ASUC Auxiliary oversight to change

The ASUC Auxiliary will exist under the Division of Student Affairs in order to align similar services.
Anna Vignet/Senior Staff
The ASUC Auxiliary will exist under the Division of Student Affairs in order to align similar services.

The business arm of the ASUC will soon report to a new campus office for stated reasons of aligning similar services and efficiency.

Currently, the ASUC Auxiliary sits in the Office of Administration and Finance and reports to Ron Coley, associate vice chancellor of business and administrative services. But as of July 1, the auxiliary will exist under the campus Division of Student Affairs and report to Jonathan Poullard, assistant vice-chancellor for student affairs and dean of students.

The move comes as the result of months of discussion within the administration, input from student leaders and a recommendation from the campus cost-cutting Operational Excellence initiative.

“Initially, the entire unit is moving under the Dean of Students, but I think we should anticipate that there will be changes based on the most appropriate or effective alignment that student affairs thinks the ASUC would need to fit in appropriately with the other organizations that are part of student affairs,” said Auxiliary Director Nadesan Permaul.

The auxiliary was formally incorporated on March 19, 1998, as part of the Commercial Activities Agreement between the ASUC and the UC Board of Regents. Its responsibilities include overseeing the financial activities of the ASUC as well as its commercial operations and administrative services.

According to Vice Chancellor for Student Affairs Harry Le Grande, the final decision to move the auxiliary was made on May 3 by himself and John Wilton, vice chancellor for administration and finance.

Despite the significant shift, Le Grande said he does not anticipate any major changes to the auxiliary’s operations.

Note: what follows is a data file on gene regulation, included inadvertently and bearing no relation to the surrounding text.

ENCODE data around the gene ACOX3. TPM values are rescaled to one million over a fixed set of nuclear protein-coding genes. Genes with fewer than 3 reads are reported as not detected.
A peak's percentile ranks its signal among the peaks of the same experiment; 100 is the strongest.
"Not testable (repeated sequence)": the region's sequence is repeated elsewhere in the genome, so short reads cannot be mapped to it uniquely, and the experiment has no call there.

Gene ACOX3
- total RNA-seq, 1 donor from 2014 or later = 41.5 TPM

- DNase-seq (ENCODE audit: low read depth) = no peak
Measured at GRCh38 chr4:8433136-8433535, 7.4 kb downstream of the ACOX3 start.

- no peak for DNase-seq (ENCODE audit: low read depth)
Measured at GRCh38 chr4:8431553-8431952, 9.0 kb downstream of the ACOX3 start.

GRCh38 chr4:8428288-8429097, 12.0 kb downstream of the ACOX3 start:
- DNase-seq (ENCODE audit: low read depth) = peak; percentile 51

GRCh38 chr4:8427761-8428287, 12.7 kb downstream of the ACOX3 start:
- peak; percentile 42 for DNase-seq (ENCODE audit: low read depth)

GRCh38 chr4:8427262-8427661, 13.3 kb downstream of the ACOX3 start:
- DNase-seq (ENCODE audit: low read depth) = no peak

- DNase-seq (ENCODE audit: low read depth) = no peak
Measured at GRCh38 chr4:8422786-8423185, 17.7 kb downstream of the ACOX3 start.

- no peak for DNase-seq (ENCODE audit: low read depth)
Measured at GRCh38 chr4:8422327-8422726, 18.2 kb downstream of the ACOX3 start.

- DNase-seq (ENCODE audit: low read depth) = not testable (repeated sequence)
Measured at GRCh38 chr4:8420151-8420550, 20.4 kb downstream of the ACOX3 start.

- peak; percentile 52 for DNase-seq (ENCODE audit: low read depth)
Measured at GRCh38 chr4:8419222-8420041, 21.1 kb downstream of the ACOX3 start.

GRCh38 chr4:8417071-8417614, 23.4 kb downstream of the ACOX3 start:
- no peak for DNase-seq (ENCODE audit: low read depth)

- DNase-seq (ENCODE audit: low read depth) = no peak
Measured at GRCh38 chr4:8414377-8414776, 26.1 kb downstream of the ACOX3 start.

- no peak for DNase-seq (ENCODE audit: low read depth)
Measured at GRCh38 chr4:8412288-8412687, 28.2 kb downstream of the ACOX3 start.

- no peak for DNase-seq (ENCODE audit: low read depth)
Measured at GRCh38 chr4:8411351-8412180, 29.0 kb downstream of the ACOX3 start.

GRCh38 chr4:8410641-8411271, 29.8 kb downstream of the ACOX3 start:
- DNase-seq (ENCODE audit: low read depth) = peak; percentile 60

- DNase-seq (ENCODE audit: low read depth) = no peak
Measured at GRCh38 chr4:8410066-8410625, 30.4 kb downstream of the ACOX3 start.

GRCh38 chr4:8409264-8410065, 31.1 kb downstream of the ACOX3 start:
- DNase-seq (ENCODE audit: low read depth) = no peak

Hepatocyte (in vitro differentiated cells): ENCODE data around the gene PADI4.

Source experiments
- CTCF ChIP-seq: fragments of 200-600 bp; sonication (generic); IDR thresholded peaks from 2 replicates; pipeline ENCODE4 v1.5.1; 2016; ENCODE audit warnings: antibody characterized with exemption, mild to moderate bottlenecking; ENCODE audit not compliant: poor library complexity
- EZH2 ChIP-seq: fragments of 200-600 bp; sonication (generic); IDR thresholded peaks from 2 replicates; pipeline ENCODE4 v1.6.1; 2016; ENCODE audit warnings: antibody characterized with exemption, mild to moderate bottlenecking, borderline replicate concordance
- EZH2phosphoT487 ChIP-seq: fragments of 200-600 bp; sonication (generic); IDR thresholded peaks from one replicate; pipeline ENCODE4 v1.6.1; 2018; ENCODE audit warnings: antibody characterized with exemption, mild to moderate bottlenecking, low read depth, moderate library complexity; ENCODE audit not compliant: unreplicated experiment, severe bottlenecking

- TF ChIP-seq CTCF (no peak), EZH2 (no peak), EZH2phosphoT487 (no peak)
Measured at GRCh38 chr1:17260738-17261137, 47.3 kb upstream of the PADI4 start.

“My first desire would be to really look at service level and service delivery and enhancing that part of it,” Le Grande said. “I don’t know if there’s any money to save, because I don’t know enough about their operations. If there’s any synergy, I think we’re going to explore that.”

Graduate Assembly President Miguel Daal said the advantages of the auxiliary’s move have not been clearly communicated to students.

He said he was concerned that the move is occurring over the summer, when many students are not on campus, and that he would rather it wait until Aug. 15 to allow for “necessary involvement for students in the change.”

Furthermore, Daal called for a memorandum of understanding and a list of benefits that the change will bring to students.

“From the student point of view, it hasn’t been made clear what the benefit to students will be in this change,” Daal said. “They say that we will receive higher-quality service from the auxiliary, but they haven’t been specific as to what that means.”

But Le Grande said the change is beginning on July 1 because it will coincide with the start of the university’s fiscal calendar. A mechanism for making such changes later in the fiscal year, he said, is not in place.

Daal also cited concern that the move could make the student government susceptible to potential conflicts of interest that may arise due to the role of the student affairs office in matters of student discipline and student conduct.

Le Grande, however, did not agree.

He said the office does provide advice on such matters but that in the end, the decision rests solely with those to whom advice is given.

With the auxiliary’s move now just short of one month away, Le Grande said it will allow his position to better function as a voice for students and assist in his efforts to “own the student experience.”

“I’m actually looking forward to it,” he said in regard to the transition. “I think it’s going to be a good move, and I hope the students feel we’re not the people they need to fight.”

J.D. Morris is an assistant news editor.

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